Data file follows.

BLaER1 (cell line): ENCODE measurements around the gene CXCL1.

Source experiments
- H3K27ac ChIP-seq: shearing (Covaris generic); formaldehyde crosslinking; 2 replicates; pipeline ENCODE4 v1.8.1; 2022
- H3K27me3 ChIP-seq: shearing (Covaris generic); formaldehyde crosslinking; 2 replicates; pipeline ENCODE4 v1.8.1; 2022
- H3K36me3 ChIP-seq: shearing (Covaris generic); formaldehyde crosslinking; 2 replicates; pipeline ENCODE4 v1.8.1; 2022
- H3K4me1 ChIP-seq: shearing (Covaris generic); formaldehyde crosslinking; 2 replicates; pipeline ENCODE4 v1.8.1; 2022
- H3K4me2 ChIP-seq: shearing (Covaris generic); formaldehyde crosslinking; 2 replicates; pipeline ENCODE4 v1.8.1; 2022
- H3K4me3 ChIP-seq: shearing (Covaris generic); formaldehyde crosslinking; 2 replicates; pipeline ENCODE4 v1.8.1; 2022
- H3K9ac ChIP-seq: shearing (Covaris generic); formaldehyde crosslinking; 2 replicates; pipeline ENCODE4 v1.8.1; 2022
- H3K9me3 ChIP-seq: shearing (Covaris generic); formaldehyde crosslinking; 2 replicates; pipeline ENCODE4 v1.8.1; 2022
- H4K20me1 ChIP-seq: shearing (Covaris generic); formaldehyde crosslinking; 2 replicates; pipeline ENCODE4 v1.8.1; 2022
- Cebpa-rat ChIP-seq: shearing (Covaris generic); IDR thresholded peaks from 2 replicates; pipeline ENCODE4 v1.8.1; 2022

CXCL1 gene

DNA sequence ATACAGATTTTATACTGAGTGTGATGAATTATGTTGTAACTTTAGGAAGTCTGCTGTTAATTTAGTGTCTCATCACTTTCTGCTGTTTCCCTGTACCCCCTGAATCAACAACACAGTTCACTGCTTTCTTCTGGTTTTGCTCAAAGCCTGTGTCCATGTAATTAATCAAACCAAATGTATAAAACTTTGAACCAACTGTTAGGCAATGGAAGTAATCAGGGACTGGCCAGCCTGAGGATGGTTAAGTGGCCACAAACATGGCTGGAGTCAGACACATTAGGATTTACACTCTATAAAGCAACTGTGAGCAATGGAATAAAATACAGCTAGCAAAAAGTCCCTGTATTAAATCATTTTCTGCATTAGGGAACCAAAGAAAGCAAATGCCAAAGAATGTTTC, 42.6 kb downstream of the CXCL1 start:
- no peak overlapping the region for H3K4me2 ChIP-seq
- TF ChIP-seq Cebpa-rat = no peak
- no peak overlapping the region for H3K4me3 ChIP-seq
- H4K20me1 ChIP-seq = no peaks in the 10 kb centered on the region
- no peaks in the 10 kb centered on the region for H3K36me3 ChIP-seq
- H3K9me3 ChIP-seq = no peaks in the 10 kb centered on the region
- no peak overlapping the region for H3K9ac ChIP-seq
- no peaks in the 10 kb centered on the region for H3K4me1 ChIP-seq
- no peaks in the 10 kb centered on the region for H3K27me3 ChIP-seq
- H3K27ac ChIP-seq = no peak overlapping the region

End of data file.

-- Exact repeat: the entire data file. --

BLaER1 (cell line): ENCODE measurements around the gene CXCL1.

Source experiments
- H3K27ac ChIP-seq: shearing (Covaris generic); formaldehyde crosslinking; 2 replicates; pipeline ENCODE4 v1.8.1; 2022
- H3K27me3 ChIP-seq: shearing (Covaris generic); formaldehyde crosslinking; 2 replicates; pipeline ENCODE4 v1.8.1; 2022
- H3K36me3 ChIP-seq: shearing (Covaris generic); formaldehyde crosslinking; 2 replicates; pipeline ENCODE4 v1.8.1; 2022
- H3K4me1 ChIP-seq: shearing (Covaris generic); formaldehyde crosslinking; 2 replicates; pipeline ENCODE4 v1.8.1; 2022
- H3K4me2 ChIP-seq: shearing (Covaris generic); formaldehyde crosslinking; 2 replicates; pipeline ENCODE4 v1.8.1; 2022
- H3K4me3 ChIP-seq: shearing (Covaris generic); formaldehyde crosslinking; 2 replicates; pipeline ENCODE4 v1.8.1; 2022
- H3K9ac ChIP-seq: shearing (Covaris generic); formaldehyde crosslinking; 2 replicates; pipeline ENCODE4 v1.8.1; 2022
- H3K9me3 ChIP-seq: shearing (Covaris generic); formaldehyde crosslinking; 2 replicates; pipeline ENCODE4 v1.8.1; 2022
- H4K20me1 ChIP-seq: shearing (Covaris generic); formaldehyde crosslinking; 2 replicates; pipeline ENCODE4 v1.8.1; 2022
- Cebpa-rat ChIP-seq: shearing (Covaris generic); IDR thresholded peaks from 2 replicates; pipeline ENCODE4 v1.8.1; 2022

CXCL1 gene

DNA sequence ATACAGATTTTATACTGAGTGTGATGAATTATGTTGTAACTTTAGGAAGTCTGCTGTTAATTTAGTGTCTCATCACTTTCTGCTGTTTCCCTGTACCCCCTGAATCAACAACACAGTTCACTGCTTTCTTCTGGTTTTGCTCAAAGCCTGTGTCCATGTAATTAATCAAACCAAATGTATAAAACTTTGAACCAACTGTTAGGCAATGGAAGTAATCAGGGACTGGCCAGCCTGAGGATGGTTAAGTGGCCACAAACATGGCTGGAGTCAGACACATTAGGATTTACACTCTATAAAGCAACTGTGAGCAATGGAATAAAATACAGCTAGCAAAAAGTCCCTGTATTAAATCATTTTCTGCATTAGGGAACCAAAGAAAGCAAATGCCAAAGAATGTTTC, 42.6 kb downstream of the CXCL1 start:
- no peak overlapping the region for H3K4me2 ChIP-seq
- TF ChIP-seq Cebpa-rat = no peak
- no peak overlapping the region for H3K4me3 ChIP-seq
- H4K20me1 ChIP-seq = no peaks in the 10 kb centered on the region
- no peaks in the 10 kb centered on the region for H3K36me3 ChIP-seq
- H3K9me3 ChIP-seq = no peaks in the 10 kb centered on the region
- no peak overlapping the region for H3K9ac ChIP-seq
- no peaks in the 10 kb centered on the region for H3K4me1 ChIP-seq
- no peaks in the 10 kb centered on the region for H3K27me3 ChIP-seq
- H3K27ac ChIP-seq = no peak overlapping the region